Friday

14th May 2021

EU steps up pressure on Russia over Ukraine

  • 'We can expect some kind of escalation on the fire line before the elections,' Ukrainian lieutenant general Serhiy Nayev said (Photo: Christopher Bobyn)

Europe has stepped up pressure on Russia to free Ukrainian sailors, amid concern of a potential flare-up in the four-year old conflict.

"We expect Russia to immediately and unconditionally release the 24 captured Ukrainian sailors," the EU's ambassador to Russia, Markus Ederer, told Russian deputy foreign minister Aleksandr Grushko in Moscow on Wednesday (30 January).

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  • Russian navy captured the Ukrainian soldiers in a skirmish in November (Photo: Kremlin.ru)

The EU also "expects Russia to ensure unhindered and free passage [for ships] through the Kerch Strait to and from the Azov Sea," Ederer added, according to the EU foreign service in Brussels.

Russia captured the Ukrainian sailors in a naval skirmish in the Azov Sea area in November.

It has put them on trial in Moscow on pain of six years in prison.

It has also harassed commercial shipping to Ukrainian ports in the region, such as Mariupol, causing economic harm.

"If the crew members are not released, the EU should stand ready to look at new, targeted measures against Russia," Denmark's foreign minister, Anders Samuelsen, and Czech foreign minister Tomas Petricek said on a visit to Mariupol this week.

Ederer, the EU ambassador, spoke ahead of an informal EU foreign ministers' meeting in Bucharest on Thursday to mark Romania's EU presidency.

Samuelsen and Petricek also spoke shortly after a three-year anniversary, on 24 January, of a Russian rocket attack on Mariupol which killed 31 civilians.

The EU appeals were met with Moscow's standard response.

'No war at all'

The Russian foreign ministry told Ederer the EU should get tough on "flagrant violations of human rights" in Ukraine instead, without making any detailed allegations.

Dmitry Peskov, the Kremlin spokesman, said: "There is no war between Russia and Ukraine at all".

The Ukrainian government "provoked" the "establishment of two republics in the country's southeast," Peskov added, referring to the self-proclaimed Donetsk People's Republic (DPR) and Luhansk People's Republic (LPR).

There is little doubt in the EU or Nato that the DPR and LPR are Russian-controlled and armed entities.

The EU and US have already imposed economic sanctions and blacklists on Russia over its aggression in Ukraine.

The Ukrainian military estimates that the DPR and LPR have 32,000 troops, 11,000 of whom are Russian nationals.

The DPR and LPR forces are armed with more tanks than some EU countries, as well as high-end artillery, rocket, electronic warfare, and anti-aircraft systems.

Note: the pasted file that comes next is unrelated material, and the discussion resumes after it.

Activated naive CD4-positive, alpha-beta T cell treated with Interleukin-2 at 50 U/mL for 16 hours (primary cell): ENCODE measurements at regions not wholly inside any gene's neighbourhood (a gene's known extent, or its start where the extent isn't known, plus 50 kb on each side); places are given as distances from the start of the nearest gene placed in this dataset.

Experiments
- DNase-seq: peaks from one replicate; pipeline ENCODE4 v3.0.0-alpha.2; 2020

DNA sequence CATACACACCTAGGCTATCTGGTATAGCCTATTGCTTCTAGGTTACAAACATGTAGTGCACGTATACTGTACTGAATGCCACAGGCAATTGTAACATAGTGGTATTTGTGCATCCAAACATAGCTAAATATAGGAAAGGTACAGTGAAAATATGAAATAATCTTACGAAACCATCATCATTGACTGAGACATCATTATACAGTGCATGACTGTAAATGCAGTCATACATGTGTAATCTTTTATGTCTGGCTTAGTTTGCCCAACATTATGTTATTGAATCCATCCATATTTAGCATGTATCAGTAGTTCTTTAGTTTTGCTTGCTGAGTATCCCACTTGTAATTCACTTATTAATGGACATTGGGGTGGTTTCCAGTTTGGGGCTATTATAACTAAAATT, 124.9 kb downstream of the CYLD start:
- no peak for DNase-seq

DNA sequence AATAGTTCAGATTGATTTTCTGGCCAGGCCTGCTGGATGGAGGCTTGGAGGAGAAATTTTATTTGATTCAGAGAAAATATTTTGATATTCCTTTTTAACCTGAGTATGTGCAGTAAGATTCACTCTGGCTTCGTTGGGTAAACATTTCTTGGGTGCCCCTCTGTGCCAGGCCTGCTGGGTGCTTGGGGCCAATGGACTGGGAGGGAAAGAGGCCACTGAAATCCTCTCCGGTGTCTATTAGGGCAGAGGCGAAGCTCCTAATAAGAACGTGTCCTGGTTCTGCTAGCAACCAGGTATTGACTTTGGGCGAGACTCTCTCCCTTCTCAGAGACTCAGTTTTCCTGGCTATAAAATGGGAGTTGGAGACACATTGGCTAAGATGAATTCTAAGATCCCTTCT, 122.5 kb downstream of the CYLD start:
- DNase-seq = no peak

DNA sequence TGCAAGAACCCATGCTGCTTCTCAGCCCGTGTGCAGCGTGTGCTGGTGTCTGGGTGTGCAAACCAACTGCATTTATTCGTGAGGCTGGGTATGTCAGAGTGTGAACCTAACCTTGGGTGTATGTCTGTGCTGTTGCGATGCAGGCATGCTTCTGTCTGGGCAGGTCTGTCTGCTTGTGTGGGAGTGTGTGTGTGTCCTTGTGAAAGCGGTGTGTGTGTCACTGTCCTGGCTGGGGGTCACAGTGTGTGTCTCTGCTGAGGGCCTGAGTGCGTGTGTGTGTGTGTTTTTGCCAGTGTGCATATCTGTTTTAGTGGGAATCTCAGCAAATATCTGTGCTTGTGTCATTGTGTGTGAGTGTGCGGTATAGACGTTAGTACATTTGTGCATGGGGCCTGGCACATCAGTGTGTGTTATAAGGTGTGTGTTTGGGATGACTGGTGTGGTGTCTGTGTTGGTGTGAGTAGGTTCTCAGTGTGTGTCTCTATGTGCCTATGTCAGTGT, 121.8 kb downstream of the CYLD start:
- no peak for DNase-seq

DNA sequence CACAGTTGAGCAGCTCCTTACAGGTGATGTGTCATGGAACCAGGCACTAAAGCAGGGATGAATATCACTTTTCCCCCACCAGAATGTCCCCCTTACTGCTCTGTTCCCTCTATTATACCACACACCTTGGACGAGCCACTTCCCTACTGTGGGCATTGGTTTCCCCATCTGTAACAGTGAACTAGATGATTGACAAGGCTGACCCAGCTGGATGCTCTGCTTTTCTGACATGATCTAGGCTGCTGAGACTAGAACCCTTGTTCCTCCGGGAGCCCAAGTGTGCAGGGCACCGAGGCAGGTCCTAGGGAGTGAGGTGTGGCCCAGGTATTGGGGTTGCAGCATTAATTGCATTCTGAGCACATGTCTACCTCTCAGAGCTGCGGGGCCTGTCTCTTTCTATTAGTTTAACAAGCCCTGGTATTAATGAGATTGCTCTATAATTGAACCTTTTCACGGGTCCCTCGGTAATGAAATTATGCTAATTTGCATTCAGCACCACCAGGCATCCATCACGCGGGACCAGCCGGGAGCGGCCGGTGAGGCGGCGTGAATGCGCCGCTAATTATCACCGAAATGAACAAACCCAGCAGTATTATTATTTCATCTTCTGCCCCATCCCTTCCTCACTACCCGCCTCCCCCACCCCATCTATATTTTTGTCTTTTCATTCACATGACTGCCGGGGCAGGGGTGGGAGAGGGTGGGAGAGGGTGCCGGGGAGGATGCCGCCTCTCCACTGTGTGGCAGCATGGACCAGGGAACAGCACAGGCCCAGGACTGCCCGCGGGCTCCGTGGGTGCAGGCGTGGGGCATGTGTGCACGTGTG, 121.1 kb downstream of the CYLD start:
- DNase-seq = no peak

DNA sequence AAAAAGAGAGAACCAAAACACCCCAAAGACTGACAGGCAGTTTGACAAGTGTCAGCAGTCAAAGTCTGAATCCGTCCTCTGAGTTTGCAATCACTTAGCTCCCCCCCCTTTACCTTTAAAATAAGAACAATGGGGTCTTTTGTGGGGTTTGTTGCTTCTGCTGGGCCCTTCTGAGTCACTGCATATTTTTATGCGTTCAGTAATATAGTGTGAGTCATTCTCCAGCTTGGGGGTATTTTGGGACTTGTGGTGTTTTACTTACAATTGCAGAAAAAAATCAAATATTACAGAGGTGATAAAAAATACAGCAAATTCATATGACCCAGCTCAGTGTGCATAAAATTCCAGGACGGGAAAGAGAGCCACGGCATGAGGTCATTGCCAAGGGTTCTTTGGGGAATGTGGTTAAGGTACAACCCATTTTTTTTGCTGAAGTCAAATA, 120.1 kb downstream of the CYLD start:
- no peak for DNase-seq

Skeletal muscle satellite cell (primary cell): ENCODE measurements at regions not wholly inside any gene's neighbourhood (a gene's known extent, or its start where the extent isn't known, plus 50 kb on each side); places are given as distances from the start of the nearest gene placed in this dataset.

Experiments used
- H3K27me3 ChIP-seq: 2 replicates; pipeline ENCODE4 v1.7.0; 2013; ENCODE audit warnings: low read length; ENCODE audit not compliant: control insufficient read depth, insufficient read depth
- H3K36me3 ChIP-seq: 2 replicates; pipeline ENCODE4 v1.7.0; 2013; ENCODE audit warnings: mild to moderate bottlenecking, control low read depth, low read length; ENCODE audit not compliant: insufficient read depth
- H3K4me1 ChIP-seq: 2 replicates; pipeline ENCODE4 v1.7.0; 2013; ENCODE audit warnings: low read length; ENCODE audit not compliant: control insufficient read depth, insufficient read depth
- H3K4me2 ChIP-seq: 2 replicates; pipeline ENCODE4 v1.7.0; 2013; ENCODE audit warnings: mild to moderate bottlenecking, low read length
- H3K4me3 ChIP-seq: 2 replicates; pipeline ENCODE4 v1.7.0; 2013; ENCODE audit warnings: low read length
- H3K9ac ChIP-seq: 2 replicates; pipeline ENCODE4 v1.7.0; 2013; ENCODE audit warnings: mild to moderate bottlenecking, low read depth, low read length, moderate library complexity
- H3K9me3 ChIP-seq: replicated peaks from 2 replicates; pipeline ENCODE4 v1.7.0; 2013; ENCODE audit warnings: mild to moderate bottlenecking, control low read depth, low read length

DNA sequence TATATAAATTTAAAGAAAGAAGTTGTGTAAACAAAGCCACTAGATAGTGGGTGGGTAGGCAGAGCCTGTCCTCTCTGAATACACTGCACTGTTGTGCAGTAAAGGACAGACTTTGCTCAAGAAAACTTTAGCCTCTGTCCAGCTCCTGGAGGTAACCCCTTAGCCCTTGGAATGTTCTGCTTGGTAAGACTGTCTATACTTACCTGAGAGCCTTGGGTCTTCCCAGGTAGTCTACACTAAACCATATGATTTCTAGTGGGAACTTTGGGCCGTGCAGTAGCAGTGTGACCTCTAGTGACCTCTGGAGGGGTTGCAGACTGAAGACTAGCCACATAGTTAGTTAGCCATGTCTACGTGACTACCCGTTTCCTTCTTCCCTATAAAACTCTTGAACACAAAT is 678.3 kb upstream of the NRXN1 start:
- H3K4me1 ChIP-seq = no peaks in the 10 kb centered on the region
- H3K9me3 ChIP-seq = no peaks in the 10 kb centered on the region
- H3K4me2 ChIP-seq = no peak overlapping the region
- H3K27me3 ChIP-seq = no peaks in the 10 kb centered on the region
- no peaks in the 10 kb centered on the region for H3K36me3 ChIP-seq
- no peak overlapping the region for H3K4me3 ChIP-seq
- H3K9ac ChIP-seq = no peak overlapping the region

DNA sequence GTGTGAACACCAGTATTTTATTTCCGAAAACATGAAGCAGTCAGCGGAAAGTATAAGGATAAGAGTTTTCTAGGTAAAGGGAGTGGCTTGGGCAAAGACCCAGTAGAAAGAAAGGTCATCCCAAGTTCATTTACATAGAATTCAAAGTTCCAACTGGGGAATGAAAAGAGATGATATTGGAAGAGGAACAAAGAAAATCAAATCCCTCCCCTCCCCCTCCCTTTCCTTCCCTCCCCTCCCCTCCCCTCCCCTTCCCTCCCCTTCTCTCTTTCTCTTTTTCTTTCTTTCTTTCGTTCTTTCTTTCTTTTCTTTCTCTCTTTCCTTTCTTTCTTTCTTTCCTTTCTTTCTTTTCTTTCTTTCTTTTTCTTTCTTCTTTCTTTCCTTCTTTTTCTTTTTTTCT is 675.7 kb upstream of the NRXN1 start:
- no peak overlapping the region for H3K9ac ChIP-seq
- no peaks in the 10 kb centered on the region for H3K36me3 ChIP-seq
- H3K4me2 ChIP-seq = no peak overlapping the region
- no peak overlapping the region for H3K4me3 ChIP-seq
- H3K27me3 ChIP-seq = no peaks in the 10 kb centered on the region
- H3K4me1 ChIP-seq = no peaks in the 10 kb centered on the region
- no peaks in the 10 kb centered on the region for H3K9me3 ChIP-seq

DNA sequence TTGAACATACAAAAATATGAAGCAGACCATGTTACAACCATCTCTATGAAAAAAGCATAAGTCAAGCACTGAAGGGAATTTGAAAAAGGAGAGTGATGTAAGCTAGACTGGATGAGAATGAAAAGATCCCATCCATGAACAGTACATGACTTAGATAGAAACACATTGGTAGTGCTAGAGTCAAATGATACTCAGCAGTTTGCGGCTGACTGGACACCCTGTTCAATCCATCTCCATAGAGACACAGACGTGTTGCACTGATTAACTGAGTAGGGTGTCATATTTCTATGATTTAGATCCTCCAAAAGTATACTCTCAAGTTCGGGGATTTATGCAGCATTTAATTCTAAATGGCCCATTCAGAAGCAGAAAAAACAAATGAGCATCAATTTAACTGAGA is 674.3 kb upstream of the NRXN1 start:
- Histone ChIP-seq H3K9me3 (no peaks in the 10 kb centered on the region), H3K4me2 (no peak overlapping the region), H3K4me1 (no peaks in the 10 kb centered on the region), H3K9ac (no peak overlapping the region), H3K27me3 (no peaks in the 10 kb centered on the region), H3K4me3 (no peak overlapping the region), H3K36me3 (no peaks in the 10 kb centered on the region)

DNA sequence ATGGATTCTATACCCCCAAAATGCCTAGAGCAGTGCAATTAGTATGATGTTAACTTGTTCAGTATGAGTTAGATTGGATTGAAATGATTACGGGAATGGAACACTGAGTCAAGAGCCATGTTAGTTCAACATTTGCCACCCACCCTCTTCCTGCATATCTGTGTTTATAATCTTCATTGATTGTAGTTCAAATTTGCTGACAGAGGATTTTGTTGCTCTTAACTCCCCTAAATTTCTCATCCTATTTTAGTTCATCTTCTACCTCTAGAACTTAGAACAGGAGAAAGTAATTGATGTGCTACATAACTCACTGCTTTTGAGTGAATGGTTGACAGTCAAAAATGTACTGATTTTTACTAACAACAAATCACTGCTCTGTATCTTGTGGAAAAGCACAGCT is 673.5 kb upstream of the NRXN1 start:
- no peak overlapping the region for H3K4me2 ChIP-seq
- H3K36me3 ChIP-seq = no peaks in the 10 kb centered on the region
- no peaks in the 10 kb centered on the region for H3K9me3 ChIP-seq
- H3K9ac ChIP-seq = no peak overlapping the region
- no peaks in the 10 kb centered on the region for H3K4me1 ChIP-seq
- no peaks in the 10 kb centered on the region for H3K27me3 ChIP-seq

13,000 lives

The four-year conflict has claimed some 13,000 lives and continued to rumble on as Ukraine prepared for presidential elections on 31 March.

There were about 90 explosions on the Donetsk contact line and 25 explosions on the Luhansk one on Wednesday, international monitors from the Organisation for Security and Cooperation in Europe said.

Ukrainian security chiefs fear that Russia could escalate fighting ahead of the Ukrainian elections in order to harm pro-Western candidates.

"We can expect some kind of escalation on the fire line before the elections," lieutenant general Serhiy Nayev, the commander of Ukrainian ground forces in east Ukraine, told EUobserver in a recent interview in Kramatorsk, in east Ukraine.

It would be designed to "influence electoral choices ... to prevent Ukraine's further movement in a Western direction," Nayev added.

"They [Russia] can turn on the conflict ... to make sure the current authorities lose ratings because of people's war fatigue," Yehor Bozhok, the head of Ukraine's foreign intelligence service, the SZRU, also told this website in Kiev.

EU membership

Ukraine's two leading candidates - Petro Poroshenko, the incumbent president, and Yulia Tymoshenko, a former prime minister - publicly back Ukraine's EU and Nato membership.

"We will submit a bid to join the European Union in 2024," Poroshenko said, formally launching his campaign this week.

"Only full EU and Nato membership would completely and irreversibly guarantee the independence of our Ukrainian state," he said.

Poroshenko's side has said Tymoshenko was a Russian Trojan horse, but she has dismissed that as "black" PR.

"I see Ukraine as a part of Western civilisation, a part of the EU and a Nato member", she has also said.

Whether EU states take up the Danish and Czech call for targeted Russian sanctions remain to be seen.

Sanctions were "not on the agenda" of the foreign ministers' meeting in Bucharest on Thursday, which would discuss EU relations with former Soviet countries more broadly speaking, as well as China, Syria, and Venezuela, an EU diplomat said.

Russia-wariness

Ukraine's ambition to come closer to Nato is taking shape amid deeper intelligence and military cooperation.

But its prospects for full EU or Nato membership are in doubt, amid French and German wariness of Russia's reaction, another EU diplomat said.

"Russia would have to completely compromise itself ... or fall apart, while Ukraine would have to emerge as a stable and powerful player in the east," for Ukrainian EU membership to become realistic, the diplomat said.

"But that won't happen in the near future, so [Russian president Vladimir] Putin can sleep easy," the EU contact added.

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